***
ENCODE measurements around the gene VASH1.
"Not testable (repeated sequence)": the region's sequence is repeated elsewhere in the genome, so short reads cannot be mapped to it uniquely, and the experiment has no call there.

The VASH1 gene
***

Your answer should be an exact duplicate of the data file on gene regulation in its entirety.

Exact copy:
ENCODE measurements around the gene VASH1.
"Not testable (repeated sequence)": the region's sequence is repeated elsewhere in the genome, so short reads cannot be mapped to it uniquely, and the experiment has no call there.

The VASH1 gene